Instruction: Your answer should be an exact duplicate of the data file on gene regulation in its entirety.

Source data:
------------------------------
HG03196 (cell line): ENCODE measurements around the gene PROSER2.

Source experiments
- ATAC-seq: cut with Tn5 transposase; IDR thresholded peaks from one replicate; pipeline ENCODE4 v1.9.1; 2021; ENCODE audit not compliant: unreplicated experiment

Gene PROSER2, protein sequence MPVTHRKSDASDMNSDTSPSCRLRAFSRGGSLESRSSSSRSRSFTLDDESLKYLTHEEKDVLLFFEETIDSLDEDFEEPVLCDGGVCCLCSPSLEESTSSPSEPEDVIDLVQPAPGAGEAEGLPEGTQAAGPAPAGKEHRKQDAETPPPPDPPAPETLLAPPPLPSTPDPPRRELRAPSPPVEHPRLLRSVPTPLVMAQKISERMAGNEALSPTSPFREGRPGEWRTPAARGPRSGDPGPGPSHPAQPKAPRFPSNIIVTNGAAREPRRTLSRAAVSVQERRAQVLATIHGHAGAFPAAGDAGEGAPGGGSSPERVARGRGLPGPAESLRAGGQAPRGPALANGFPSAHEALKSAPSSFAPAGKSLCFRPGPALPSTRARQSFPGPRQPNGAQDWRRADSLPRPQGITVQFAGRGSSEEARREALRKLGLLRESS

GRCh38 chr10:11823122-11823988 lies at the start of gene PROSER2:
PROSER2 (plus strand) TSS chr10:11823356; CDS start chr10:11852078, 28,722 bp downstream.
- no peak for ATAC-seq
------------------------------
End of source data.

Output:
HG03196 (cell line): ENCODE measurements around the gene PROSER2.

Source experiments
- ATAC-seq: cut with Tn5 transposase; IDR thresholded peaks from one replicate; pipeline ENCODE4 v1.9.1; 2021; ENCODE audit not compliant: unreplicated experiment

Gene PROSER2, protein sequence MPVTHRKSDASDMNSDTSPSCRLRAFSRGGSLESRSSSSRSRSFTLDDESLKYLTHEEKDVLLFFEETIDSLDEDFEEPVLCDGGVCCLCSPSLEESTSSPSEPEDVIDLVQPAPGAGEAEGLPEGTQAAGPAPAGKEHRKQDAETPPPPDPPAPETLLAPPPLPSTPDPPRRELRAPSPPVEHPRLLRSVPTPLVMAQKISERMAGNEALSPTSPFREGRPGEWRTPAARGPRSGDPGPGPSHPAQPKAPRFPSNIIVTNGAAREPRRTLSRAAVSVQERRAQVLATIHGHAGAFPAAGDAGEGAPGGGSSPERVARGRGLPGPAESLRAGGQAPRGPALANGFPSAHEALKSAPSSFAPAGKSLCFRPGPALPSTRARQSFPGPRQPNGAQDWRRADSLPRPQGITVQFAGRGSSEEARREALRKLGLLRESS

GRCh38 chr10:11823122-11823988 lies at the start of gene PROSER2:
PROSER2 (plus strand) TSS chr10:11823356; CDS start chr10:11852078, 28,722 bp downstream.
- no peak for ATAC-seq